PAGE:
At the Summit: A Man, A Plan, A Panama Hat

We bring you another “At the Summit” guest blog from Brian Lindgren, talking about his time in Phoenix.

This year’s Summit has a bunch of subtle changes that translate to significant improvements. There have been some years when the STC Summit was at convention centers and hotels where the individual sessions were spread across a wide area—sometimes on separate floors. I remember at times either showing up for a session that was standing room only and having my second choice being a bit of a jaunt. In past years there was only a 15-minute break between sessions, which of course made things complicated if you had to haul from one end of the venue to the other for your next session and no doubt truncated some of the after-session Q&A. One excellent change this year is that for the most part all the sessions are in one hallway in adjacent rooms. An irony, perhaps, is that there is now a half hour between sessions—but this is also great because networking is certainly a key benefit of the Summit and the extra time (particularly with the close location of consecutive sessions) both enhances networking/Q&A opportunities and cuts stress by allowing some of us to check in with our day jobs.

This year’s program also has some subtle and useful changes. First, the “Schedule at a Glance” concept has morphed in various ways over the years, including a reduced-size version one year that fit into the back of the badge holders. This program has a nice, easy-to-follow, consolidated checklist that lets you highlight selected events. A very simple but highly effective approach.

The Vendor Showcase was renamed “Summit+” and the rebranded sessions are staged in the Exhibit Hall. This is a good opportunity to pick up additional information from some of the key vendors. Page 10 in the program lists the Summit+ sessions.

I’m not a qualified enough STC historian to know if this was the first time ever, but during Alyssa Fox’s presentation “Targeting Documentation to Your Users’ Goals” (editor’s note: part of the Virtual Track!) virtual attendees were able to ask questions in real-time (assisted by Phylise Banner’s masterful media manipulation). Whether or not this was the first-ever foray into virtual participation, it went off without a hitch.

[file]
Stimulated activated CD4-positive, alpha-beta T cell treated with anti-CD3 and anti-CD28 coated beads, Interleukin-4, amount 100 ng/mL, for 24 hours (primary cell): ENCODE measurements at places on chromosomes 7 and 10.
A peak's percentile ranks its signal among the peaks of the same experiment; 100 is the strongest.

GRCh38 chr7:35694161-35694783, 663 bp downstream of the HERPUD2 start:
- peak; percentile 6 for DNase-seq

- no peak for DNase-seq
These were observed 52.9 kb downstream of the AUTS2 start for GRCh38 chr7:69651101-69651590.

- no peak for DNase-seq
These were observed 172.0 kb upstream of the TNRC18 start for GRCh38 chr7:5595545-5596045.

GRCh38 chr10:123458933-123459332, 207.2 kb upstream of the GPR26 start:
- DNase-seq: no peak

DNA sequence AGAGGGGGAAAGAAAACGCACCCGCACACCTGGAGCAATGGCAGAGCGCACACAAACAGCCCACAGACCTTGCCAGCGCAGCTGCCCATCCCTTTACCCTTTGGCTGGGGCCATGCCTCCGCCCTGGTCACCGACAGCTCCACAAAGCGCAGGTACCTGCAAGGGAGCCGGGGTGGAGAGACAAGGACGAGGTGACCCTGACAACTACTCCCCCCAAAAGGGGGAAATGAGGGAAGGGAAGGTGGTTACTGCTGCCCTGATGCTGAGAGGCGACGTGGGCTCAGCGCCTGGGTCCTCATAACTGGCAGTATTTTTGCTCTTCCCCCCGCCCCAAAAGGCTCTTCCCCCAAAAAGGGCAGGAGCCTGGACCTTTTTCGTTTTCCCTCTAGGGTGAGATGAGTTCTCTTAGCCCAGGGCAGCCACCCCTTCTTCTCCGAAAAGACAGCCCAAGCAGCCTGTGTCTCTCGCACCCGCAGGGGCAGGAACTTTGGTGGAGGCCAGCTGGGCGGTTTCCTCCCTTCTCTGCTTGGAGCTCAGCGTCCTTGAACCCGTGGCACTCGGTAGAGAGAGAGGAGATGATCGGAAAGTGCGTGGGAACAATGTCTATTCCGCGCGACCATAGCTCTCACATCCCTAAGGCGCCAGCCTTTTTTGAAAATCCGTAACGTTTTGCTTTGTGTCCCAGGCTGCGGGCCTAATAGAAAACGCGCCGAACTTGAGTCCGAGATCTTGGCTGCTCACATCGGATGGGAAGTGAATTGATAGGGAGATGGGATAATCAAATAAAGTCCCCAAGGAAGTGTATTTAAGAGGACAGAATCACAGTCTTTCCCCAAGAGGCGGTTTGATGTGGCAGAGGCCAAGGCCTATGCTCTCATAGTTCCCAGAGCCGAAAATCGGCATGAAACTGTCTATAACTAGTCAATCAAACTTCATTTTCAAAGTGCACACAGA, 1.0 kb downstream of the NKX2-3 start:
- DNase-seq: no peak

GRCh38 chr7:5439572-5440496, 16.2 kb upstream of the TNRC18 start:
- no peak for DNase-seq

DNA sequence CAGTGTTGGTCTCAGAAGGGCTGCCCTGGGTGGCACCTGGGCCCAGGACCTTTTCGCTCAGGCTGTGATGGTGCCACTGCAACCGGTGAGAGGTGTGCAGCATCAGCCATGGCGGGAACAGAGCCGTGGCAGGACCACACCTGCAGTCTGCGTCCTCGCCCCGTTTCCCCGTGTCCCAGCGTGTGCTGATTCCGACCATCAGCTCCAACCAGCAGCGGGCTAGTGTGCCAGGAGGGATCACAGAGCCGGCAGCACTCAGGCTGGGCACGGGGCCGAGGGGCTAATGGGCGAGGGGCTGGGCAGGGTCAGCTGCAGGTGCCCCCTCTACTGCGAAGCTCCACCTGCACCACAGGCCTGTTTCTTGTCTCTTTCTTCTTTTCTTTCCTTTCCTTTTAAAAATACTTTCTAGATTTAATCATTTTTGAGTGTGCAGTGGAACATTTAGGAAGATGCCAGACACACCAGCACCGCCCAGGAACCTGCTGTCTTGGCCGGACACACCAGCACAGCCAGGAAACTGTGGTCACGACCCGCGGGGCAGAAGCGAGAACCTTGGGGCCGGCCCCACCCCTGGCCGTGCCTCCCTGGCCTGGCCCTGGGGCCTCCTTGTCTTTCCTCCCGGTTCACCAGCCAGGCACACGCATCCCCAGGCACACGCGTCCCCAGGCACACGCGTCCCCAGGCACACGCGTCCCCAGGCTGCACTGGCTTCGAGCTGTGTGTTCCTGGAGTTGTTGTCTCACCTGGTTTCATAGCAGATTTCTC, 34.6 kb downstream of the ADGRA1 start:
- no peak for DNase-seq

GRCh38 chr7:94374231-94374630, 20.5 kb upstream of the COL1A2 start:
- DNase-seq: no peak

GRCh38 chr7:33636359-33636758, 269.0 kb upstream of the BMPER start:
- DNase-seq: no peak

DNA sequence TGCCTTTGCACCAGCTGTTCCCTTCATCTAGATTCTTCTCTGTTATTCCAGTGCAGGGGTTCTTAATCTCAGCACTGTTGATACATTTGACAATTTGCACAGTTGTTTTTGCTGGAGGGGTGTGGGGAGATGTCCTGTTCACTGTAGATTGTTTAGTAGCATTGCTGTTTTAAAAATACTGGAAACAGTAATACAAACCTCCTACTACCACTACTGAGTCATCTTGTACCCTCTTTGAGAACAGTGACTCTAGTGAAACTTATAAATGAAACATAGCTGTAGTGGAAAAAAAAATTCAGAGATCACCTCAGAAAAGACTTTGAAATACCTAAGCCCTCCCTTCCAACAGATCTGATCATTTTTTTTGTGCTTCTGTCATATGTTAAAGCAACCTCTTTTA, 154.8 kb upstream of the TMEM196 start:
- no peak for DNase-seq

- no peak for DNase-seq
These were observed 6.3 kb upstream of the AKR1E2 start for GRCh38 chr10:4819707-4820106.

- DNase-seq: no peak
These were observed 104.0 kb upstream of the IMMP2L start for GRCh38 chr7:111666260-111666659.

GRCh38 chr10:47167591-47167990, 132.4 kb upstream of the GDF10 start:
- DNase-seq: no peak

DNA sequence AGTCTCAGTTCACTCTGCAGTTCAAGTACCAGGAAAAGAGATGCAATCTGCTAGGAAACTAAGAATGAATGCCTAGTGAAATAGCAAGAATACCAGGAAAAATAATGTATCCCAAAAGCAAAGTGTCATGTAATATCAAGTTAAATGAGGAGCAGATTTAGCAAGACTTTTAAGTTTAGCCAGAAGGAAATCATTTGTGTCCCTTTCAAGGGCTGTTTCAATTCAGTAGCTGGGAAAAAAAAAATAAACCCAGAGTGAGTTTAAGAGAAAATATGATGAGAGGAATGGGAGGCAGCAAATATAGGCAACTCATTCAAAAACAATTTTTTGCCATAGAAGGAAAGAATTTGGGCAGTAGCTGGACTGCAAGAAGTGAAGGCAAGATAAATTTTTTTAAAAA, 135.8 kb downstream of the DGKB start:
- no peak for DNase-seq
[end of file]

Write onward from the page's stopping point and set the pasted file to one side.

My only blunder was that I became so accustomed to the Communities Event (formerly the Communities Reception) taking place on Monday night that after the second session I headed to my room to catch up on some office work and I completely missed the event. No one to blame but myself. On a similar note, if you haven’t hit the Exhibit Hall, please do so by 5:00 PM Tuesday—there are no Wednesday hours.

I believe I’ve attended the last seven STC annual meetings, and to my knowledge this is the first one that ever ended early! This meeting ran less than 40 minutes. Aside from that positive piece of news, outgoing President Nicky Bleiel announced that during the past year STC membership increased, the first time that has happened in recent years. Another key announcement: the Board carried Mark Clifford’s motion from the 2013 annual meeting to reduce the eligibility requirements for potential STC officers from five years to one year of being a member in good standing.

Random Phoenix musings … on Saturday I asked the hotel concierge and an attendant at the local parking lot if there were any shopping malls within walking distance. I got a resounding thumbs-down. When I followed up with the concierge to ask specifically for any clothing and accessories stores the list was quite short. Being a technical communicator I am prone to research, of course, so I jumped online and found two potential shopping areas that were about 7 miles away—and a 14-mile walk round-trip was not what I intended.

I called the Downtown Phoenix Ambassadors and asked what was in the vicinity of the Hyatt, and they informed me that a mere few blocks away—on Adams and Central—I could pick up the Light Rail and take it to the end at Montobello and 19th, which turned out to be just across from the Christown Spectrum Mall. This had almost anything one would want—a Super Target, Super Wal-Mart, JC Penney, Costco, Famous Footwear, Payless, Foot Locker, Ross, Radio Shack, Bath & Body Works, and more. Round-trip ticket $4, way less than a cab ride and about a 25-minute ride in an air-conditioned train. I was able to pick up a sporty Panama Hat to both protect my head from the Phoenix sun and mark the trip with a souvenir.

3 Replies to “At the Summit: A Man, A Plan, A Panama Hat”

  1. Brian is right, this was a very good Summit. Having the sessions on the same floor was a good idea. Best of all was meeting my peers and making new friends.

  2. Brian, I loved that the sessions were all physically located in one area. It made it very easy to get around. I didn’t realize that the STC business meeting was open to all – lesson learned for next year!

  3. This was my first STC Summit. I found it well organized for the most part. It was easy to find the sessions, and the Expo. I really appreciate having plenty of coffee and constant snacks. It would be good to include all the events in one schedule, not just the presentations. I too missed the Communities event…oh well…hopefully next time!

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